Yes, there was a lot of that, although I do always listen to what people like. Anytime people are talking about things that they like, that are interesting to them as a fan, that’s interesting to me. That bit of information goes into my brain, and somehow influences my decision-making, the major part of it however coming from what I intuitively like.
How do you gather this kind of information?
Hours sitting in front of a fuckin’ TV, jerkin’ off, that’s how I find it. [laughs] I don’t know. “Ooh, I like that, let me freeze-frame on that.”
I do these video captures all the time now, my caps of porn, because I like still frames. In fact, I didn’t shoot hardcore stills at all on my vampire movie, but now I go through every one of my episodes – I just did about 150 video captures on a 50 minute episode. Because it’s my art. “The lighting’s interesting here, look at that facial expression…” The quality isn’t as good as a hi-res picture, but it’s so much more interesting that I think it’s worthwhile. And stopping a sex scene to shoot hi-res stills in the middle of it is disruptive and is a negative for the overall product. I’d rather have a better scene.
I could show you what I just did last night, it’s really good stuff.
I’d like that.
Yeah? Okay. In my self-indulgent stupor of looking at my movies I tend to think that what I’ve created is art.
I’ve always resisted the term “self-indulgent” – who would one indulge if not oneself?
[Laughs] That’s a good point.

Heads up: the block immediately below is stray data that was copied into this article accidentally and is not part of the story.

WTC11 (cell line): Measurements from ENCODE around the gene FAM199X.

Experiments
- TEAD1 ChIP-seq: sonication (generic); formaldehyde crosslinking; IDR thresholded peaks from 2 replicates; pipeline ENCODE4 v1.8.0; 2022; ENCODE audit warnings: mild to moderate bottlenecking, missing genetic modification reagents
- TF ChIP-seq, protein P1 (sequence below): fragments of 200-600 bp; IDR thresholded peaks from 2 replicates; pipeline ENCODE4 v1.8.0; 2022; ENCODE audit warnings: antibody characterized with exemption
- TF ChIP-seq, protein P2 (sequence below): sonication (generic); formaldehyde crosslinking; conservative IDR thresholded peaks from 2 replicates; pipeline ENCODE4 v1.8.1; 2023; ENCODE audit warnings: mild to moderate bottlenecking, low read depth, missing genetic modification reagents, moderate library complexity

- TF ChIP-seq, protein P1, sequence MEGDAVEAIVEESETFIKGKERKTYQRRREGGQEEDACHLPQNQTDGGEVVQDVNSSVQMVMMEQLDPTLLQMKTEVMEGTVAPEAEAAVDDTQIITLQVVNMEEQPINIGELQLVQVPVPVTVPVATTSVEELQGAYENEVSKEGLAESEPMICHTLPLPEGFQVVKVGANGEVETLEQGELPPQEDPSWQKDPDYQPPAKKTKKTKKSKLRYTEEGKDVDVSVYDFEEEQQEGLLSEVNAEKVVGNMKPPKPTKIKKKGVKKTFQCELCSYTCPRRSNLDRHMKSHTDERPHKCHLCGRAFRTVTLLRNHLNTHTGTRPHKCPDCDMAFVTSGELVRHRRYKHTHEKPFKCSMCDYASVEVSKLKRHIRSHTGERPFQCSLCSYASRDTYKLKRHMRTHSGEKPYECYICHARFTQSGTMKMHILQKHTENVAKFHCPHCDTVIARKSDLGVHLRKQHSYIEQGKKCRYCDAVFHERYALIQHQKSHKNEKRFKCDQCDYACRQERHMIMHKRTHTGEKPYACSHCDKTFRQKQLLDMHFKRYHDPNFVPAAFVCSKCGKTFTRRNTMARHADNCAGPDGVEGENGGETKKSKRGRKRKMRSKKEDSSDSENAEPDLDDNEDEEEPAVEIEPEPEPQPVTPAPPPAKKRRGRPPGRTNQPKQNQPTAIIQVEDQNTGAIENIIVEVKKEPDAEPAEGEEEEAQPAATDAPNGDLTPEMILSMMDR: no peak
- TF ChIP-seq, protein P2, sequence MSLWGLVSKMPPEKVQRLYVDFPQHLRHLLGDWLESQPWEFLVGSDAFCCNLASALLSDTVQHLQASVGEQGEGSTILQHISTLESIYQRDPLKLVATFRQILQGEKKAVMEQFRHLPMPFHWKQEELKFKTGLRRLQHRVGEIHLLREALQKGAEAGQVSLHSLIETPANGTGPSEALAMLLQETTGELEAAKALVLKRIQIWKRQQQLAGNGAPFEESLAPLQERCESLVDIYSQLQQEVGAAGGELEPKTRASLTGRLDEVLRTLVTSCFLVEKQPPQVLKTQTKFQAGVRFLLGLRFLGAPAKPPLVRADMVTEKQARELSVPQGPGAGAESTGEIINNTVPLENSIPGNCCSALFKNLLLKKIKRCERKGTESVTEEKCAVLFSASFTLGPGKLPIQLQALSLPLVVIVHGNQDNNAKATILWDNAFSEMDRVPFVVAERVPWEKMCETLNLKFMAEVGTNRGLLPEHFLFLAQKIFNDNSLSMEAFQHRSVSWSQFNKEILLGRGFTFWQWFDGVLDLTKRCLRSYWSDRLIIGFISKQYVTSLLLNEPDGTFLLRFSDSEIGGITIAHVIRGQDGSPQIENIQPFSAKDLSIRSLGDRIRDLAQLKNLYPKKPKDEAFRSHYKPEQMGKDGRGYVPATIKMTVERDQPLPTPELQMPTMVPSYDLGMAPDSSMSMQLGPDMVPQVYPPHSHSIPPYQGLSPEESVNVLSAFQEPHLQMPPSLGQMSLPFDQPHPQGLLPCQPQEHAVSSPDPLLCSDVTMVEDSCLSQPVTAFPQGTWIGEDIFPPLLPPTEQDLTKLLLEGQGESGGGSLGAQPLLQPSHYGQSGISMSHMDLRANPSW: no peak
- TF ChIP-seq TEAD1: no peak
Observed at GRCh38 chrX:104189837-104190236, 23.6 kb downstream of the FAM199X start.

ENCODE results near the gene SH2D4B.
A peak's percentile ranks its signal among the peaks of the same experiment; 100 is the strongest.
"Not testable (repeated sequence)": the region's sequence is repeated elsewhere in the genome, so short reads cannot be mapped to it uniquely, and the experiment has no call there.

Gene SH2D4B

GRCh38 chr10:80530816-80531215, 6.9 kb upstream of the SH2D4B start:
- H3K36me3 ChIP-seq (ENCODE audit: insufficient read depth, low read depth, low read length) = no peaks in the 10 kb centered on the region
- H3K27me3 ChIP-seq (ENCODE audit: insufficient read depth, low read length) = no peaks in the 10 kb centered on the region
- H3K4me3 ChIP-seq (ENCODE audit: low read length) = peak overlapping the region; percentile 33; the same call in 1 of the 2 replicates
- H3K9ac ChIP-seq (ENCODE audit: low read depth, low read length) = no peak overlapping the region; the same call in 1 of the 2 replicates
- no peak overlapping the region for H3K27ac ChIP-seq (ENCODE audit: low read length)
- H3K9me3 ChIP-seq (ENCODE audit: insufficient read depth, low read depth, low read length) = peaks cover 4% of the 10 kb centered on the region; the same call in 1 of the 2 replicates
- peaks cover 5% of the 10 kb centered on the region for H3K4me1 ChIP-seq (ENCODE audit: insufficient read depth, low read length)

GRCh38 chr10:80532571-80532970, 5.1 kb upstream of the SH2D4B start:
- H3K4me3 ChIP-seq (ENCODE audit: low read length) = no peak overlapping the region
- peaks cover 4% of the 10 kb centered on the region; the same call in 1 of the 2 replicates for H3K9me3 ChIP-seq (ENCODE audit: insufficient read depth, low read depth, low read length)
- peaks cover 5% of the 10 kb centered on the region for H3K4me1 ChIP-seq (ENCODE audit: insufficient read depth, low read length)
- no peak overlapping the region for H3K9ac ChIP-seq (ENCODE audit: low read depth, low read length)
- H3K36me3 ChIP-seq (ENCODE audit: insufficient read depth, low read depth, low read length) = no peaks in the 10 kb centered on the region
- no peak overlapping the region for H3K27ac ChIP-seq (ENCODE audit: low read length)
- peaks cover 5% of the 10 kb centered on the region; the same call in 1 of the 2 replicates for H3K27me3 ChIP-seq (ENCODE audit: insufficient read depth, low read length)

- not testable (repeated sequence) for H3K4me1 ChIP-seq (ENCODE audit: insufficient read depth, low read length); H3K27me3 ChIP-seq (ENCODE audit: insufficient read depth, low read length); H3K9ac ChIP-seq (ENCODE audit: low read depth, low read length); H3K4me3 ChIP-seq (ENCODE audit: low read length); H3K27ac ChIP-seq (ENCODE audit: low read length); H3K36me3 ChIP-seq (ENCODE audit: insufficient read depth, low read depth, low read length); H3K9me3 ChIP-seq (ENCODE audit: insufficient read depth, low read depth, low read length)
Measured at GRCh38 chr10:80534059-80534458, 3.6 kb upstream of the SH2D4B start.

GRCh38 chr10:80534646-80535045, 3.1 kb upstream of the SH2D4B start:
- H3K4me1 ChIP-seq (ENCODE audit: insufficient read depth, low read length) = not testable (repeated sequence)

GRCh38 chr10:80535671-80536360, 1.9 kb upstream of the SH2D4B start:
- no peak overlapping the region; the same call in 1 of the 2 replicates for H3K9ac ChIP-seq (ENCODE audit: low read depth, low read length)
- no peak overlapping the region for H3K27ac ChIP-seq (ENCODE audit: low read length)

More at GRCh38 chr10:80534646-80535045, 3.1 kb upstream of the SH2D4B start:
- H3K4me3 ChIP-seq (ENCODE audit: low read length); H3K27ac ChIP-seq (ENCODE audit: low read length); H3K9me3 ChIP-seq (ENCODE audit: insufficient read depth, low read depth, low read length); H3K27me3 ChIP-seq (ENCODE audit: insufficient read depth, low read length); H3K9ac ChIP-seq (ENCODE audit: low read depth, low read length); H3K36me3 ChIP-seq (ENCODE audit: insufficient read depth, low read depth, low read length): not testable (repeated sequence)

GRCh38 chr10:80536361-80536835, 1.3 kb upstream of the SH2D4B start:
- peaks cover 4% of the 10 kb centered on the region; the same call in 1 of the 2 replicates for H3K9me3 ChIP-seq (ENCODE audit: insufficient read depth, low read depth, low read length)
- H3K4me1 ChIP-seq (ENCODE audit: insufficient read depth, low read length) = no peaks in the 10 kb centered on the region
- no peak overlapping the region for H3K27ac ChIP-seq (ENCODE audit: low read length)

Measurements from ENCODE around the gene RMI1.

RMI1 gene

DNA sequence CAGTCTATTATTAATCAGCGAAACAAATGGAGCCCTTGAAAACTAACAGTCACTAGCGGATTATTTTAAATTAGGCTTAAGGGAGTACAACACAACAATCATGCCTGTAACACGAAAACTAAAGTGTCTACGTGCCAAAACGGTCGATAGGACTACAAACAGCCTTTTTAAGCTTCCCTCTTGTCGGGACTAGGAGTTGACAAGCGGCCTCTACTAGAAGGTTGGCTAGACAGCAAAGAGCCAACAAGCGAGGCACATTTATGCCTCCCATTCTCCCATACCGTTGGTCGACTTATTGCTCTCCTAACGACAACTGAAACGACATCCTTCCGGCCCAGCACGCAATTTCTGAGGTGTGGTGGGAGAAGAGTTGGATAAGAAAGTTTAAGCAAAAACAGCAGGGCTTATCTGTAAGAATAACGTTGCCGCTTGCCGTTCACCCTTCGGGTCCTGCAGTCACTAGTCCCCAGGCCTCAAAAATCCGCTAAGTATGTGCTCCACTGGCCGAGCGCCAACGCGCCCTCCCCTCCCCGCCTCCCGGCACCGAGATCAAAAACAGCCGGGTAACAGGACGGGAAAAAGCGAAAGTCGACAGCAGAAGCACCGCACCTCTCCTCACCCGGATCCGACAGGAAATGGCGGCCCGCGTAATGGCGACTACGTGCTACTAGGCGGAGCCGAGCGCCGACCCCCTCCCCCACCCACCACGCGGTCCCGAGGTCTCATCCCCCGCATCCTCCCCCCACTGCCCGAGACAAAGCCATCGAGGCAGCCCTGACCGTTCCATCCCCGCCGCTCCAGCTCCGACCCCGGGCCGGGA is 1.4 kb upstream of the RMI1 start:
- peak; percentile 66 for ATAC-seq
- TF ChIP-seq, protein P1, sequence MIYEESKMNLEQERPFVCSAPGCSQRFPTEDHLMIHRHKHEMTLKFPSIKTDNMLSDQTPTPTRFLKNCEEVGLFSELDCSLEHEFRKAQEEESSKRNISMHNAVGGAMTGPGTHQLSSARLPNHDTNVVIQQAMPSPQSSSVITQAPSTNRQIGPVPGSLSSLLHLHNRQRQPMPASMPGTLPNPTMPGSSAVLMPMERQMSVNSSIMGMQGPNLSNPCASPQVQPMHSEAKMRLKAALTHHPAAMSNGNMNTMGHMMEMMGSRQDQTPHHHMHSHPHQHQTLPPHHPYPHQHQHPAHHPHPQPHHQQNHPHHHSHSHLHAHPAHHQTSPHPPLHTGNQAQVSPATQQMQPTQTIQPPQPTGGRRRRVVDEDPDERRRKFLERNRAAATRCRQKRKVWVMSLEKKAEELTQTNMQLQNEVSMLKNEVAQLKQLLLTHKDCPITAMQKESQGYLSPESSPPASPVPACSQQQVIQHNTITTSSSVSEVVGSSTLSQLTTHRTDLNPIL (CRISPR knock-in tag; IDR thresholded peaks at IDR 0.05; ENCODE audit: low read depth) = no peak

[Stagliano turns his MacBook Pro towards me, then joins me on the other side of his desk to walk me through the set of images. In this scene from Voracious, adult starlet Samantha Bentley has been captured by Rocco Siffredi. Stagliano speaks passionately about the scene, often dropping to a whisper as he describes what’s occurring in each screen shot.]
It’s for my next episode update: a scene with Samantha Bentley, a British girl who’s out here right now. Rocco recommended I hire her, ‘cause he likes British girls. They’re really perverted.
Rocco the vampire [Vlad] gets woken up, that’s the story, and she was trying to kill him. So he’s pissed at her — that’s the premise of the scene.
What’s the origin of this series?
[Stagliano shows me a stuffed vampire doll on his desk] This is what I looked like as a male stripper. I was at Chippendale’s in their first show and one of the acts I developed shortly thereafter was a vampire. So, I always had an affinity for doing vampire stuff. In the summer of 2011, I knew that I couldn’t spend money like I used to on features. I was just getting over my trial from the year before, and shooting Stretch Class and easy stuff.
[Stagliano continues the slideshow]
I notice that, visually, you seem to like stacked shots – subjects stacked in the frame, so you don’t need a cut. You can have multiple people playing to camera.
Yes, and you get depth in the shot. And I was playing with back light. I had one assistant with a fill light here, so this is very low budget compared to the Fashionistas movies.